Anthony Giacchino and Alice Doyard interview: ‘Colette’
“Humanity needs to remember these things in order to survive,” declares Anthony Giacchino, the director of “Colette.” The documentary about an elderly woman confronting a traumatic past has been nominated for Best Documentary Short at this year’s Oscars. The film was originally featured as part of the “Medal of Honor” video game franchise and is the first film from the video game industry to receive an Oscar nomination. Watch our exclusive video interview with Giacchino and producer Alice Doyard above.
The film follows Colette Marin-Catherine, a member of the French Resistance whose brother Jean-Pierre died in a German concentration camp during World War II. A young history student named Lucie joins Colette as she travels to Germany for the first time in more than seven decades. The movie documents Colette’s emotional struggles as she visits both the concentration camp and the crematorium where her brother likely perished.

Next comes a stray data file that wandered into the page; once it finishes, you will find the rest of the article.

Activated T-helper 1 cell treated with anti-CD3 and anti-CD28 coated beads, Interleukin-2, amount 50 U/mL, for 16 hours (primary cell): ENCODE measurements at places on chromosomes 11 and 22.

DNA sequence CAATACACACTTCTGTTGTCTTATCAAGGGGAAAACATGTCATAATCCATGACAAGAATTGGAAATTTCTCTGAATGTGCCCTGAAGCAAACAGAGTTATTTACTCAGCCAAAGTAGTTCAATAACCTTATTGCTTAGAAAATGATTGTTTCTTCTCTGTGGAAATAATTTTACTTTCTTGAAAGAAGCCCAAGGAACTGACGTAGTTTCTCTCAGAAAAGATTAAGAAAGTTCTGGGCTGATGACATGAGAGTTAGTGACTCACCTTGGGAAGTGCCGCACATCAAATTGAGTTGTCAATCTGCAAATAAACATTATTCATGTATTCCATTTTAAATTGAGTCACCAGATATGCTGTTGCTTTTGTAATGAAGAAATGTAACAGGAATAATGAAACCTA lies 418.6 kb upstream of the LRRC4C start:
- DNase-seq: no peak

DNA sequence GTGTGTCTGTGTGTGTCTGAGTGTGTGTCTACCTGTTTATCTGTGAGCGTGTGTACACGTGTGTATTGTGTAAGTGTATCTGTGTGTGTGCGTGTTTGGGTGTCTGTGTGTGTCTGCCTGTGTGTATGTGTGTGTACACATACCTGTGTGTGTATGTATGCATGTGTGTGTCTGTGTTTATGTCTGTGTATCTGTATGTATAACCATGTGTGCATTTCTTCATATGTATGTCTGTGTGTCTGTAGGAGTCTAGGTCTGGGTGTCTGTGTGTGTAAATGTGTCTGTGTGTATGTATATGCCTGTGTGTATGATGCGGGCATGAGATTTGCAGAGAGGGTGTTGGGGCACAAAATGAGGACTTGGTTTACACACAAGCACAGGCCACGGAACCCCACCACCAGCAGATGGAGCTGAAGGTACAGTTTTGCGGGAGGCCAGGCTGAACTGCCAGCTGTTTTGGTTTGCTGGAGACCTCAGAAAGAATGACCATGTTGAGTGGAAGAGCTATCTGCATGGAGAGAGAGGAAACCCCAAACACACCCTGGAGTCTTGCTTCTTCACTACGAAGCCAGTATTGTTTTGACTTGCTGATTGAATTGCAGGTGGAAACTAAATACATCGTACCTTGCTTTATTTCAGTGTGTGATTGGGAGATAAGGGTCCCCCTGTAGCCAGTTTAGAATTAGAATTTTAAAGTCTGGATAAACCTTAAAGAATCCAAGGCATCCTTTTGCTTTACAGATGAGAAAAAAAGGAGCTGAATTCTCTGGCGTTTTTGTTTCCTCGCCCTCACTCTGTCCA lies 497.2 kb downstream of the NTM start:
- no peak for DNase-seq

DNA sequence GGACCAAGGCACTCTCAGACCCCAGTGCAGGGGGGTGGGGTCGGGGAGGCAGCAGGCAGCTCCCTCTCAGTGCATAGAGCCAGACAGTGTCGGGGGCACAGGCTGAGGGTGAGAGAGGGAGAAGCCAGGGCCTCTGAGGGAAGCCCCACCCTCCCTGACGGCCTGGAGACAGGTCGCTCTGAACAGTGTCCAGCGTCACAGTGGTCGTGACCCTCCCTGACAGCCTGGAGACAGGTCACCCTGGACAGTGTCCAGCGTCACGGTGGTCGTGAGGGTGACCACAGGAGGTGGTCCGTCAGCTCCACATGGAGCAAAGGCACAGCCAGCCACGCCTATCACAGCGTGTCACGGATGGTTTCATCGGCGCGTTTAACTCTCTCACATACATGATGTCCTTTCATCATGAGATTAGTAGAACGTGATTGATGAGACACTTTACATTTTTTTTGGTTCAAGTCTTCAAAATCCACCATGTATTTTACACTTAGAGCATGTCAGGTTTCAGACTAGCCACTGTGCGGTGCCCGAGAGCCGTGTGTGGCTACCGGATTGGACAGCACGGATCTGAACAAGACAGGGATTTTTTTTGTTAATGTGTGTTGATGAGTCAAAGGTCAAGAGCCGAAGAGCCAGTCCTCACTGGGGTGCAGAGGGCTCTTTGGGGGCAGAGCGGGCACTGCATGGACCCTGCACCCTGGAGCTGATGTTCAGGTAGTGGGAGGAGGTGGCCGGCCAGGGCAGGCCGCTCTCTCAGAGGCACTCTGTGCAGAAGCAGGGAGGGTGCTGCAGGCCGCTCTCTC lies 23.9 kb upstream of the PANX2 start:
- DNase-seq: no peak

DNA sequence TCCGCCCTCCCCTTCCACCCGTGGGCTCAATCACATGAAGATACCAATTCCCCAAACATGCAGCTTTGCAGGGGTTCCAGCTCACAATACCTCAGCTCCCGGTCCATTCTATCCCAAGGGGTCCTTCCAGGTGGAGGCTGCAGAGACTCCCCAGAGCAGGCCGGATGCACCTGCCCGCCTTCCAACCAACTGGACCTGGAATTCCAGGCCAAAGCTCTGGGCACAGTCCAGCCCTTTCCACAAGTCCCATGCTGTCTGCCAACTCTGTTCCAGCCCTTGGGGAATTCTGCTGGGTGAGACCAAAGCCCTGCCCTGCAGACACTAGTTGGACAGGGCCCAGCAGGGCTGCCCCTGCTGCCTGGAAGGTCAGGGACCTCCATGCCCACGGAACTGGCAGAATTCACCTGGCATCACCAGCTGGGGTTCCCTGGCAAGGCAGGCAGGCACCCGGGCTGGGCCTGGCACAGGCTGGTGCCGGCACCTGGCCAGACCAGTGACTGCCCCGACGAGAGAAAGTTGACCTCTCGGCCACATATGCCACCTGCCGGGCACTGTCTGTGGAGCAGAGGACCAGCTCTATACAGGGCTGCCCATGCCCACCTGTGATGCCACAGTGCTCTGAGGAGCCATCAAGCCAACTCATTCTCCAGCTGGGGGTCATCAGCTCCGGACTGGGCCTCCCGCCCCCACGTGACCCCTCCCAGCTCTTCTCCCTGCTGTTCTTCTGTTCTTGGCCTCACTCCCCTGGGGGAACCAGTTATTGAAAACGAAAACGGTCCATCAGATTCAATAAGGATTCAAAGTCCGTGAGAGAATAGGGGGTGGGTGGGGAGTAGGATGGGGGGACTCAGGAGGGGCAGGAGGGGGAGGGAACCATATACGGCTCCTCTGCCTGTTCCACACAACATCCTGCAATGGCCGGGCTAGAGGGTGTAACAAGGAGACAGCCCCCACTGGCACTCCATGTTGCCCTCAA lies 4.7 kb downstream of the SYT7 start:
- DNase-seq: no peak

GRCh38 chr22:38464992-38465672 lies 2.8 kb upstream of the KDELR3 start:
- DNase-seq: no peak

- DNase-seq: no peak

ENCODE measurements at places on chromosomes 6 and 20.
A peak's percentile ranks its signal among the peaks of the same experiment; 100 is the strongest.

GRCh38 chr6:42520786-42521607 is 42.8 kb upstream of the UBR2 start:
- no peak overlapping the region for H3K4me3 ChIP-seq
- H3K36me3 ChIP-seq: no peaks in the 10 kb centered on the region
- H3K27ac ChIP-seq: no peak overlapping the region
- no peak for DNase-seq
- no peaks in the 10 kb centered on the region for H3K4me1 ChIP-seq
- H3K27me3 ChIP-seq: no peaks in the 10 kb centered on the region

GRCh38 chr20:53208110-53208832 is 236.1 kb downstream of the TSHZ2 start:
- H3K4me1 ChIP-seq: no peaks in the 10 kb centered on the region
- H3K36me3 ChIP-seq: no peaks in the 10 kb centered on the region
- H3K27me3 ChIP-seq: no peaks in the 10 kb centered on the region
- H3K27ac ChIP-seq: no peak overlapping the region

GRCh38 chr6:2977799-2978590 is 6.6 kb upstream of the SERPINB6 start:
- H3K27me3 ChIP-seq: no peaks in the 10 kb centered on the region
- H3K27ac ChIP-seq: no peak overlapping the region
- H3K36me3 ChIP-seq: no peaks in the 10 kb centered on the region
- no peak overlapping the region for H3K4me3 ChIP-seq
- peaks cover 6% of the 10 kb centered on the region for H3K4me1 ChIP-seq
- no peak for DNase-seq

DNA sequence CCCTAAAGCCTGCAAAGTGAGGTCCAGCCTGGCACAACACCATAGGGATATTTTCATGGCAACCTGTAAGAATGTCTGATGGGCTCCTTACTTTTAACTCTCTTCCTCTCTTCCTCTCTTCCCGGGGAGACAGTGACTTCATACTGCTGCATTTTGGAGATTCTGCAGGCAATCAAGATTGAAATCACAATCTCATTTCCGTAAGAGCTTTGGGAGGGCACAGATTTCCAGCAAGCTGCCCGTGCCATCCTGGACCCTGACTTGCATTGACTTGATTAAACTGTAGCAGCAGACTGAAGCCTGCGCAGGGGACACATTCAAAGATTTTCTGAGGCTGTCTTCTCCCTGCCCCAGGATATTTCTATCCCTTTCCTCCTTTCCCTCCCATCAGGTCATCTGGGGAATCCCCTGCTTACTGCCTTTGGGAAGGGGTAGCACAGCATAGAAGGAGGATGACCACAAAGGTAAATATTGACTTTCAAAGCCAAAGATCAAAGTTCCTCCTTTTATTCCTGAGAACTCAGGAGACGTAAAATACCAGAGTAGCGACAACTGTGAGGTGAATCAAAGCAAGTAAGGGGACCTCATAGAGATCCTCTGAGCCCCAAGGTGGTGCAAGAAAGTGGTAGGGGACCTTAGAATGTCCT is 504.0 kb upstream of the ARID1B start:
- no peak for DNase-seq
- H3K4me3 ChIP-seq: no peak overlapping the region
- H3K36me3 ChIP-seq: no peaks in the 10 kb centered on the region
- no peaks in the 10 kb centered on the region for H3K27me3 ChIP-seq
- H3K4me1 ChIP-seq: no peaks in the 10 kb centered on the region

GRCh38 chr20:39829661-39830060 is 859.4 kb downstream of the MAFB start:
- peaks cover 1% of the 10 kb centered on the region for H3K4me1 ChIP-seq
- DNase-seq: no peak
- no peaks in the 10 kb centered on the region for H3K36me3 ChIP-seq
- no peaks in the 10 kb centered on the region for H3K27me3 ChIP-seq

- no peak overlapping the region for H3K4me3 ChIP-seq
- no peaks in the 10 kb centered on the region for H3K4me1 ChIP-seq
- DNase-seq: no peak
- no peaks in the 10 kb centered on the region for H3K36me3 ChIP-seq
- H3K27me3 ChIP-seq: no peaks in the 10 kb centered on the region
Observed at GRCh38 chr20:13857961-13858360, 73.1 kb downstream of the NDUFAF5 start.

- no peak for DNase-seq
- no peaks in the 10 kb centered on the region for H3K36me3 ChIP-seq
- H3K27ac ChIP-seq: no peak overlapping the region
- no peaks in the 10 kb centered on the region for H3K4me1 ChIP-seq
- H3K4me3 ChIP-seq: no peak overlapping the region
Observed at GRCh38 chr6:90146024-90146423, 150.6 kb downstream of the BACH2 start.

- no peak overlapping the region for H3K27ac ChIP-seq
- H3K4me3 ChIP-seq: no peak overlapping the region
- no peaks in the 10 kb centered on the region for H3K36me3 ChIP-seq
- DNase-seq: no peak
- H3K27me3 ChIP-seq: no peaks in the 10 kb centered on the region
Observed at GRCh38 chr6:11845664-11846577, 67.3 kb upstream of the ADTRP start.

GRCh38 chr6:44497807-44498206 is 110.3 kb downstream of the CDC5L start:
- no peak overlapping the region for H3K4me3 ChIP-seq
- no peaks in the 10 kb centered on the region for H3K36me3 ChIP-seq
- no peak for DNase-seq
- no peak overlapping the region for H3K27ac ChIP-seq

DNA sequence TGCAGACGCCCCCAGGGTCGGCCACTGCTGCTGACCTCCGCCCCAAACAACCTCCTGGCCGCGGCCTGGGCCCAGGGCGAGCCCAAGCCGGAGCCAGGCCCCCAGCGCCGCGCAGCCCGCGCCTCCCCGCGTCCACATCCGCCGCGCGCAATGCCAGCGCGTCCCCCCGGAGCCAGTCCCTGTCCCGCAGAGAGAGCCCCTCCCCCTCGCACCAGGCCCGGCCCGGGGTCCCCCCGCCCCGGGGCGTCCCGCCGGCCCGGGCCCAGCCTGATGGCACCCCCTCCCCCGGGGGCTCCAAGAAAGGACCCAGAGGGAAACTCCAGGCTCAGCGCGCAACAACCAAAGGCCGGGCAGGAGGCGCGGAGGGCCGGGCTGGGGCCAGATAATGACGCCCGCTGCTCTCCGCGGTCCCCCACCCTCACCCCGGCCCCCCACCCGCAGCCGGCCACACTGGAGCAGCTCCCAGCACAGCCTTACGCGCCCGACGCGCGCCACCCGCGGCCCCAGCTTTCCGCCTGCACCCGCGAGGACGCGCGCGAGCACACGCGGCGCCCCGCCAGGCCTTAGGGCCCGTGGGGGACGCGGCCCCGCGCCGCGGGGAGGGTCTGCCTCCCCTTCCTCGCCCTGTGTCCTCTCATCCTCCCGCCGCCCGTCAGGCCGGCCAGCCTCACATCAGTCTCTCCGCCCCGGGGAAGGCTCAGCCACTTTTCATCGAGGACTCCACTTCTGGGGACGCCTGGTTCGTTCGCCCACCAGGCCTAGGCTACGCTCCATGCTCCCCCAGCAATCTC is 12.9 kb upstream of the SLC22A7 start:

In a fascinating bit of Oscar trivia, Colette was born a mere 22 days before the first Oscar ceremony and will celebrate her 93rd birthday on April 25, the same day as this year’s ceremony. Asked how Colette feels about this coincidence, Doyard says the the nonagenarian is one of the film’s biggest fans and thinks of the crew as members of her family, even calling a photograph of herself and the creative team a “family picture.”
One of the film’s most emotional moments occurs when Colette and Lucie arrive go inside the crematorium where Colette’s brother perished. Giacchino keeps the camera outside of the crematorium, but the audience hears Colette’s expressions of sorrow and anguish. Giacchino explains that after going into the crematorium by himself, he made a deliberate choice to let Colette and Lucie go inside without a camera. “That was sort of like the end of the trip for them that they needed to experience together, and without a camera, without anyone watching them,” he says.
Both Doyard and Giacchino believe that documentary films have something unique to offer in that they reveal a side of life that not everyone sees or wants to see. “I’ve always thought that I would do fiction because I love stories,” explains Doyard. “But I must say that so far, I’ve always made documentaries because the reality that I encountered was more striking than stories that could be written or filmed.” Giacchino agrees, saying that the journey of Lucie and Colette feels like it could have been written. “Colette and Lucie took a chance with us,” he says, “and surprised not only us but themselves as well.”